Shortly after the Horseshoe Bridge, the path opened up into Thames Valley Park, a high tech business park with tenants including Microsoft, Oracle, Opentext and HP. The park, water meadows and nature reserve were developed to create a natural flood plain to protect the commercial development, improve natural habitats and increase local biodiversity. The nature reserve covers 80 acres. The flooding here in March was what put the kybosh on my last Thames Path walk. In stark contrast to March, there were plenty of people relaxing and enjoying themselves by the riverside. It was hard to believe that up until it was demolished in 1986, this was the site of Earley Power Station.
Beyond the nature reserve the path continued to Sonning Lock, before finally arriving at Sonning Bridge, the end or you could say the beginning of this walk, since I had to retrace my steps and walk all the way back to Tilehurst! I got talking to a couple of ladies who were also doing the Thames Path walk and we walked together (observing social distancing) from the nature reserve to Sonning – some nice company for a short while. Sonning Bridge was built in 1775, is Grade II listed and really attractive. I found a bench overlooking the bridge and ate my lunch. I then had a quick wander around Sonning before starting back towards Tilehurst.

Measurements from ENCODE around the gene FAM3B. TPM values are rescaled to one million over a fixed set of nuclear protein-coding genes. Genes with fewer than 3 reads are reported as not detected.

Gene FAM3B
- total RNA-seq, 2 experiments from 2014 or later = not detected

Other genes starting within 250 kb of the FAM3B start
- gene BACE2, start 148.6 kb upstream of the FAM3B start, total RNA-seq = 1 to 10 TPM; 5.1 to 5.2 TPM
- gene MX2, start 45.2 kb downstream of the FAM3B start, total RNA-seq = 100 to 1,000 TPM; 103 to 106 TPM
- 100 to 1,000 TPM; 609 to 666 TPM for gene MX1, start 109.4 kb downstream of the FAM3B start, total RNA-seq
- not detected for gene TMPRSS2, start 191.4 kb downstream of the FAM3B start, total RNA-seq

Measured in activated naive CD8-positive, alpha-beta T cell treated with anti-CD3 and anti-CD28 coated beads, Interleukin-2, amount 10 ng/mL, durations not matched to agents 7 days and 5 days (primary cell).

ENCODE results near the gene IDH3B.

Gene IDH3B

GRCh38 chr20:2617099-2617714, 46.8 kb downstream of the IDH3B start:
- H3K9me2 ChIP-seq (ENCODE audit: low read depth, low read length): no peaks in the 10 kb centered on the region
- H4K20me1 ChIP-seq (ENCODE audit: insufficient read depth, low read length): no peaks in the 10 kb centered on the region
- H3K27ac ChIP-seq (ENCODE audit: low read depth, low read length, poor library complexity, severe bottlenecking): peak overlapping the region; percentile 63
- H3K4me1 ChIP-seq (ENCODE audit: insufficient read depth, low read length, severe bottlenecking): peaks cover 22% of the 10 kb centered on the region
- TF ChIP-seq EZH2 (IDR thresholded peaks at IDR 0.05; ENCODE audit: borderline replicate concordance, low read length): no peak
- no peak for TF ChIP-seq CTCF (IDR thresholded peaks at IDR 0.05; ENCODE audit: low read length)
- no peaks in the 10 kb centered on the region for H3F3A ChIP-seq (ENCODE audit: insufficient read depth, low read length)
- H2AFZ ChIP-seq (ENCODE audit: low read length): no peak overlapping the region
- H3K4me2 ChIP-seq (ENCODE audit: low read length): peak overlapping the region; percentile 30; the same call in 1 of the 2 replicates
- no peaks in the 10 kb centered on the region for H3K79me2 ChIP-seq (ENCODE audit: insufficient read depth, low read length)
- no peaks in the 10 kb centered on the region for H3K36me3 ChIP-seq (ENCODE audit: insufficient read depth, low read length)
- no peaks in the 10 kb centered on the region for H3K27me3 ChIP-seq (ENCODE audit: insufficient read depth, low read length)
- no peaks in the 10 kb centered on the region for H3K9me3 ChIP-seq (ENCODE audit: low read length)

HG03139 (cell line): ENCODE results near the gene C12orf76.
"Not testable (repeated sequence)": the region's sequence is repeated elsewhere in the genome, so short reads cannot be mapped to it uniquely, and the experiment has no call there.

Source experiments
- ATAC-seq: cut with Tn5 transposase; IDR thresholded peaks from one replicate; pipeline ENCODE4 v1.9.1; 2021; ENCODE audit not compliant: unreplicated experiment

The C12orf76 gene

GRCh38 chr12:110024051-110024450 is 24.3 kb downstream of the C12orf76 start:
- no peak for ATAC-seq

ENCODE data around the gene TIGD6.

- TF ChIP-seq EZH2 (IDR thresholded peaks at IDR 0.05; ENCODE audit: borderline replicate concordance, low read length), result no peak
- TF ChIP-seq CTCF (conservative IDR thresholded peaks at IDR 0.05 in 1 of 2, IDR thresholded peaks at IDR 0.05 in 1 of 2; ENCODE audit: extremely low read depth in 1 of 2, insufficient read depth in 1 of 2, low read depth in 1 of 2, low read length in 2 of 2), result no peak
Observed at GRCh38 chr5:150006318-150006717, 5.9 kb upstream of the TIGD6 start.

Back at Tilehurst, it seemed a waste of a lovely day to drive straight home. I therefore drove to Pangbourne, which is where the next section of the Thames Path would bring me. Pangbourne Meadow overlooks the striking Whitchurch Bridge. It was really busy with people relaxing by the river. I found a quiet spot and had a piece of coffee and walnut cake and a beer – bliss! What a great end to my first Thames Path walk since before lockdown started.